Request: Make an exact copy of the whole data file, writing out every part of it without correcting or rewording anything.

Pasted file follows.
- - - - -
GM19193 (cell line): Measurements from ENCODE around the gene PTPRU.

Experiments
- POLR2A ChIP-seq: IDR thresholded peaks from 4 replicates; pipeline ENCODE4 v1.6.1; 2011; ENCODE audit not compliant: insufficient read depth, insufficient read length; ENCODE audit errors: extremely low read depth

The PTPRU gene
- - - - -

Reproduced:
GM19193 (cell line): Measurements from ENCODE around the gene PTPRU.

Experiments
- POLR2A ChIP-seq: IDR thresholded peaks from 4 replicates; pipeline ENCODE4 v1.6.1; 2011; ENCODE audit not compliant: insufficient read depth, insufficient read length; ENCODE audit errors: extremely low read depth

The PTPRU gene